Minimizing distractions while on the road is important for all drivers, but especially for disabled drivers. Avoiding or minimizing distractions is one of the best ways to stay safe while driving. We know why distracted driving is dangerous: road accidents are much more likely to occur when the driver of a vehicle isn’t concentrating fully. While some distractions are inevitable – constant traffic in a large city, or pedestrians crossing the road, for example – many are under our control.
Learning how to change our behavior to ensure we are safer drivers is the best way to prevent becoming distracted. Often, disabled drivers have pre-existing challenges that can make driving difficult, and distractions should not be another thing they have to worry about. The guide below contains some helpful advice on how to minimize distractions as a disabled driver.
1. Avoid using your phone
The use of phones while driving is extremely dangerous. In fact, texting is often considered the cause of more road accidents than driving while drunk. Cellphones are notoriously distracting, so it’s best to put your phone on silent while driving, or to turn it off.
Alternatively, it may be worth investing in a hands-free set for your car, which enables you take calls safely. However, if you are likely to be distracted by phone conversations, it’s best to avoid using your phone at all while on the road. If you need to make a call, pull over in a safe place to do so. This is safer for you and everyone around you.
2. Know your route
You will be much more comfortable on the road if you know your route well. Ensure you do the necessary research before you begin your drive, so that you don’t constantly need to reference a map or use your cellphone.
While you plan your route, pay attention to possible hazards and know which sections are likely to be busier, so you can ensure you are alert and focused when you come to these areas. Knowledge is power, as they say, and mapping out your route beforehand can be hugely beneficial for minimizing distractions.
3. Don’t use mirrors for grooming
The mirrors in your car are there to let you safely identify potential hazards around you. They should not be used for grooming while driving, even though it can be tempting! Don’t look into your mirrors for longer than necessary, as this can distract you from your surroundings and can be very dangerous.
4. Know your vehicle well
Ensuring that you’re comfortable in your vehicle and know its functions and controls well is essential for avoiding distracted driving. If you have an adapted vehicle, make sure you are used to it before taking it on long drives.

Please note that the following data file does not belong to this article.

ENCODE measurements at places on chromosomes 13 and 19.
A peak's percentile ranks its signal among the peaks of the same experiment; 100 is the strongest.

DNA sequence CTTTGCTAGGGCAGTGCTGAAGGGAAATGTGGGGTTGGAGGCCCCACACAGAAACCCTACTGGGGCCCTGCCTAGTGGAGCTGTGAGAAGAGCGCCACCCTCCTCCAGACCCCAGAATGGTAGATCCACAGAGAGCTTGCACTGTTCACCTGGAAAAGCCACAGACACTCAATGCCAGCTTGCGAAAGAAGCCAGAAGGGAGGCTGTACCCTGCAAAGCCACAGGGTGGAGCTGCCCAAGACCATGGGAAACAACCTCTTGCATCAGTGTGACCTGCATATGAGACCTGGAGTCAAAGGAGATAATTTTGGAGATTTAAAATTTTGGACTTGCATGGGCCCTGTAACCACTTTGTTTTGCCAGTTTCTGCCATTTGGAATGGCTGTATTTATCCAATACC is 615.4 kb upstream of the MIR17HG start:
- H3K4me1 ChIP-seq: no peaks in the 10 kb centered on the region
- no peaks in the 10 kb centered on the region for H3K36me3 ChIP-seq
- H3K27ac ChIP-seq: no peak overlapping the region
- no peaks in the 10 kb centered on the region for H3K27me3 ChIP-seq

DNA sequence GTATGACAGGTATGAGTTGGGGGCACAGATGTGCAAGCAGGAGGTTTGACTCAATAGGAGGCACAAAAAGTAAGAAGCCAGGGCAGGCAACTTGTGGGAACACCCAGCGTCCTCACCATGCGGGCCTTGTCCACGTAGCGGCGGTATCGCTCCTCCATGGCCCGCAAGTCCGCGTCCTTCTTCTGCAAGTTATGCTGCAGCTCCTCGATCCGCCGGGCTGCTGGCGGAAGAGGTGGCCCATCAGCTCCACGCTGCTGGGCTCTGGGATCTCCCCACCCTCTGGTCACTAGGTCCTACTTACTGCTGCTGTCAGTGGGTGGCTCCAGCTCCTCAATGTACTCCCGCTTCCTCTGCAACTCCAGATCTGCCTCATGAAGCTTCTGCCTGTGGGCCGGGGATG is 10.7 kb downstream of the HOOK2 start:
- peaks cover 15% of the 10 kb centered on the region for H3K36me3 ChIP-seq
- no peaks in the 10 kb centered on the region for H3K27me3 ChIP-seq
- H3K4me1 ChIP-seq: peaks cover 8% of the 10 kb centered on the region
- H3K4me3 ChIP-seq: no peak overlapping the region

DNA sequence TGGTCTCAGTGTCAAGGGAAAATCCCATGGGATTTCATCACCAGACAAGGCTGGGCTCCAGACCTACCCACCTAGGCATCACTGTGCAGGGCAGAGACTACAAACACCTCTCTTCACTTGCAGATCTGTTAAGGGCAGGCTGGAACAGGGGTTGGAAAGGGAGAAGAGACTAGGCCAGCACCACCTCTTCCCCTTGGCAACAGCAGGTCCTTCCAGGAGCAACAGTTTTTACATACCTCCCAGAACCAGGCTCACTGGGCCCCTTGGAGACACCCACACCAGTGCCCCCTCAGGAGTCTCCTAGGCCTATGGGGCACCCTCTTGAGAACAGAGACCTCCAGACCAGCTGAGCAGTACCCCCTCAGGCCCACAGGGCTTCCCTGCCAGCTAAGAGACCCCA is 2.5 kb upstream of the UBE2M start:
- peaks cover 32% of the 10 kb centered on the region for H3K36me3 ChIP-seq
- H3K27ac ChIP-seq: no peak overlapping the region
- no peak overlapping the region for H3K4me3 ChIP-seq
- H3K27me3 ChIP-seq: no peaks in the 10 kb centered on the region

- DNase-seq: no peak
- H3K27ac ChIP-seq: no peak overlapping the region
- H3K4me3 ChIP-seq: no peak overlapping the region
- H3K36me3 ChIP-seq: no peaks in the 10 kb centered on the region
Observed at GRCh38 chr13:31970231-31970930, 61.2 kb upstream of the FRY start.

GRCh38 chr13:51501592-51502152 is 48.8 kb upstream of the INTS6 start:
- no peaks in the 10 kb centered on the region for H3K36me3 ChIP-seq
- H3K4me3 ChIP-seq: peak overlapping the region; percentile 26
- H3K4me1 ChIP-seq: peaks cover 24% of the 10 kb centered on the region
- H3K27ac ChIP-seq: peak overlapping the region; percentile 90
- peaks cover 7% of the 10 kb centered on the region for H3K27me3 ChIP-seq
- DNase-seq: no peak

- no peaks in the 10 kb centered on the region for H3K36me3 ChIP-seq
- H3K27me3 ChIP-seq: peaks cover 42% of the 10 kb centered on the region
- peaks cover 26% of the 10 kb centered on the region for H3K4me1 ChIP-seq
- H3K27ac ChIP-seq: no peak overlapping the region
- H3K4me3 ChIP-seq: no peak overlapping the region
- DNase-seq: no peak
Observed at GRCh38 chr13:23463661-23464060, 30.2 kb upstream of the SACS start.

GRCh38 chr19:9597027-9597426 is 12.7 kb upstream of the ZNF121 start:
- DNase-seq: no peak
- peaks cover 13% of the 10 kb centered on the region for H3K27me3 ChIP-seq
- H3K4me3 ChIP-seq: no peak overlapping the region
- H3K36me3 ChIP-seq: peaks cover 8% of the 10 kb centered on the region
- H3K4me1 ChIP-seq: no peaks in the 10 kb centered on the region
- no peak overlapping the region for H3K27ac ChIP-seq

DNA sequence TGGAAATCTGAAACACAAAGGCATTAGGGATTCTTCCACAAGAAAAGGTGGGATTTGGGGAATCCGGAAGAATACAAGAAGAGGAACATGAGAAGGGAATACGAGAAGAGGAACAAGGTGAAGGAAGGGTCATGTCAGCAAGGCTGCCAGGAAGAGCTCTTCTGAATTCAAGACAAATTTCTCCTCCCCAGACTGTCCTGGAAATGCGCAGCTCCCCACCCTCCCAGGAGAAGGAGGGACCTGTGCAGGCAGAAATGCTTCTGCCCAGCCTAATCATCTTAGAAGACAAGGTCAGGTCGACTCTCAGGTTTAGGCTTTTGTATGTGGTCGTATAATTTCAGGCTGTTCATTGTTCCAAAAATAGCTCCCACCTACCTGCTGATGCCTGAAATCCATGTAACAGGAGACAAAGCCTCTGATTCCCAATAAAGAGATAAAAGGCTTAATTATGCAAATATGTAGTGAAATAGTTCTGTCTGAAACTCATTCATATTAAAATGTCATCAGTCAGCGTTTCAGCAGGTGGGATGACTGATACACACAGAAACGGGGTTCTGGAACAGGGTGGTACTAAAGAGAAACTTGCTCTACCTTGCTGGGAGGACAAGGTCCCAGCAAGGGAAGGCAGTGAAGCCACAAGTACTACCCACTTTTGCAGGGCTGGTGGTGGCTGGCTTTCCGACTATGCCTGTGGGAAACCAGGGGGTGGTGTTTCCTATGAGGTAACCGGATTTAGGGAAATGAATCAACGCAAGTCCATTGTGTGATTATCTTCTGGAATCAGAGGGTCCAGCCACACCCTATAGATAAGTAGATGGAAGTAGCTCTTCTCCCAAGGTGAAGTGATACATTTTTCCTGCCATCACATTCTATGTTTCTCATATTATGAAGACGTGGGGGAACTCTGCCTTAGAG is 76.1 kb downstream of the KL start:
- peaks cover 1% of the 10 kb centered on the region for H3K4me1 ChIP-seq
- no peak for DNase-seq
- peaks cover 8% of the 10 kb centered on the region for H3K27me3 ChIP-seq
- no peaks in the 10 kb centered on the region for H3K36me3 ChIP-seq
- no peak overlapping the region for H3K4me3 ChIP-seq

If you feel like you need some help getting used to a newly adapted vehicle, many driving schools offer lessons to help with this. Refresher courses can be very helpful in increasing confidence while driving, which in turn can help to avoid distractions and ensure you’re driving as calmly and safely as possible.
5. Don’t eat on the road
Eating on the road can be very distracting (and messy!). If you’re hungry, make sure you pull over at a rest stop and eat while you’re off the road. This is much safer than tucking into a snack or some food while driving. Plus, it gives you time to stretch your limbs, get some fresh air, and take a mental break before getting back on the road.
6. Take frequent breaks and rest well
It’s particularly important to avoid driving when fatigued or drowsy, as this is when many accidents occur. Make sure you begin long drives when you’re well rested, and take frequent breaks (at least every two hours). It’s much easier to get distracted when you’re already tired. Breaks help you regain your focus so you can continue your journey safely and free from distraction.
There are many solutions for distracted driving. By eliminating common distractions such as cellphones and food, and knowing your vehicle and your route well, you will find it much easier to stay focused on the road. But how can you make sure that you decrease your chance of being involved in an accident caused by a distracted driver?
While you can’t control how other people drive, if you notice that someone is driving erratically, or if you see someone on their phone or not looking at the road, make sure you keep a safe distance from their vehicle. If you think someone’s distracted driving is making the road extremely dangerous for everyone else and may cause an accident, you may need to contact the local police force to inform them.
By following the above tips yourself, you are sure to drive safely and free from distraction.
For more information on driving with a disability and disabled parking permits, contact Disabled Parking today.